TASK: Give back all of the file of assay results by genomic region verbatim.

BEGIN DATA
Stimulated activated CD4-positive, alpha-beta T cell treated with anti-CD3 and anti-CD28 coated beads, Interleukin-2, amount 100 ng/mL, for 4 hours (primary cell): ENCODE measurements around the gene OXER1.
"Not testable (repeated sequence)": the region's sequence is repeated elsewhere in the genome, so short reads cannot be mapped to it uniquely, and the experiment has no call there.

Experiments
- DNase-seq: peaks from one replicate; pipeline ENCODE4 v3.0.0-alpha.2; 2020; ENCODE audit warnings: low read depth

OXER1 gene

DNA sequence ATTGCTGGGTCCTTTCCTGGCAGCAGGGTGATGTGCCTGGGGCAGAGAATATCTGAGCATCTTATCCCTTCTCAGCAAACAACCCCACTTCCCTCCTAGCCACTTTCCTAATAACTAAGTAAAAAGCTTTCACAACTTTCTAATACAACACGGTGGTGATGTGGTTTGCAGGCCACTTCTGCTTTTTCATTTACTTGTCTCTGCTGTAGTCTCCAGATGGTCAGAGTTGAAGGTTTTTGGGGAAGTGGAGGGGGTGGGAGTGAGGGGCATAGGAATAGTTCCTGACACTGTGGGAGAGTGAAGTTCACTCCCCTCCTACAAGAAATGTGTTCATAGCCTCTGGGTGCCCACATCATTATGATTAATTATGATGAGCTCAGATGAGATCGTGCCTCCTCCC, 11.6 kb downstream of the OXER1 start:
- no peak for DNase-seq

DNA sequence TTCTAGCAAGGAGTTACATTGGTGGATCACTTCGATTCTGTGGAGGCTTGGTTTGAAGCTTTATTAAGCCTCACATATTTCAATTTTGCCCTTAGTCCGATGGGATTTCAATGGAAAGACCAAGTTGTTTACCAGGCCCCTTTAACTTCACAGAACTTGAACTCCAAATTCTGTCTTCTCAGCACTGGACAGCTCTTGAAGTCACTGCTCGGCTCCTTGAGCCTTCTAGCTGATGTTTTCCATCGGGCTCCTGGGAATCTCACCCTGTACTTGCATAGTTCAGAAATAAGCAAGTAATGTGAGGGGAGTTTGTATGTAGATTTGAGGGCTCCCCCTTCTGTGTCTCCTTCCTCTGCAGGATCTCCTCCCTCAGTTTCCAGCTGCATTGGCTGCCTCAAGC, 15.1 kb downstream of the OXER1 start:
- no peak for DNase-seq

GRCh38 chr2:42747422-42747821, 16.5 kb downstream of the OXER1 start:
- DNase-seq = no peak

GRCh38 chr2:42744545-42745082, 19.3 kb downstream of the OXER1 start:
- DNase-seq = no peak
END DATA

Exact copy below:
Stimulated activated CD4-positive, alpha-beta T cell treated with anti-CD3 and anti-CD28 coated beads, Interleukin-2, amount 100 ng/mL, for 4 hours (primary cell): ENCODE measurements around the gene OXER1.
"Not testable (repeated sequence)": the region's sequence is repeated elsewhere in the genome, so short reads cannot be mapped to it uniquely, and the experiment has no call there.

Experiments
- DNase-seq: peaks from one replicate; pipeline ENCODE4 v3.0.0-alpha.2; 2020; ENCODE audit warnings: low read depth

OXER1 gene

DNA sequence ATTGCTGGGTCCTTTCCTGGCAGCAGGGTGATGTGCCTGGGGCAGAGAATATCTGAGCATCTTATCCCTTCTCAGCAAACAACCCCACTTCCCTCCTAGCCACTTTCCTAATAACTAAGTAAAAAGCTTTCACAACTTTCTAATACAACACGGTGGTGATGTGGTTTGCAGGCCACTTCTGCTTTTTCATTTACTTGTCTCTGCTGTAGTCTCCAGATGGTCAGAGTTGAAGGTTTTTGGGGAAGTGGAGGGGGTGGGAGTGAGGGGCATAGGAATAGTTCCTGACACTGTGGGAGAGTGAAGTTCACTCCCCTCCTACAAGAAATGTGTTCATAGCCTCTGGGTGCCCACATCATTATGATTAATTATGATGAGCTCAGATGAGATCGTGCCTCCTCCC, 11.6 kb downstream of the OXER1 start:
- no peak for DNase-seq

DNA sequence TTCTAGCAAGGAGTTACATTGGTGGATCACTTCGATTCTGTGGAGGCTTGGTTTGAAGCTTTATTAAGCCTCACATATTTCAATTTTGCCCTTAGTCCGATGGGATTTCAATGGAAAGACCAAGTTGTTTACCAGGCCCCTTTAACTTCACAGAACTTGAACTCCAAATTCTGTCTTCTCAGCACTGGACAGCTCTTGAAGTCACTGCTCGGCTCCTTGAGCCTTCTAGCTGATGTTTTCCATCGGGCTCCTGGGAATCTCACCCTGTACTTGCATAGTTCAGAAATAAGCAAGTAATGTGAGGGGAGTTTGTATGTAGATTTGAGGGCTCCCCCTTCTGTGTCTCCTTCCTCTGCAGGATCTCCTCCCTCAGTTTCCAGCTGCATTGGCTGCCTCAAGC, 15.1 kb downstream of the OXER1 start:
- no peak for DNase-seq

GRCh38 chr2:42747422-42747821, 16.5 kb downstream of the OXER1 start:
- DNase-seq = no peak

GRCh38 chr2:42744545-42745082, 19.3 kb downstream of the OXER1 start:
- DNase-seq = no peak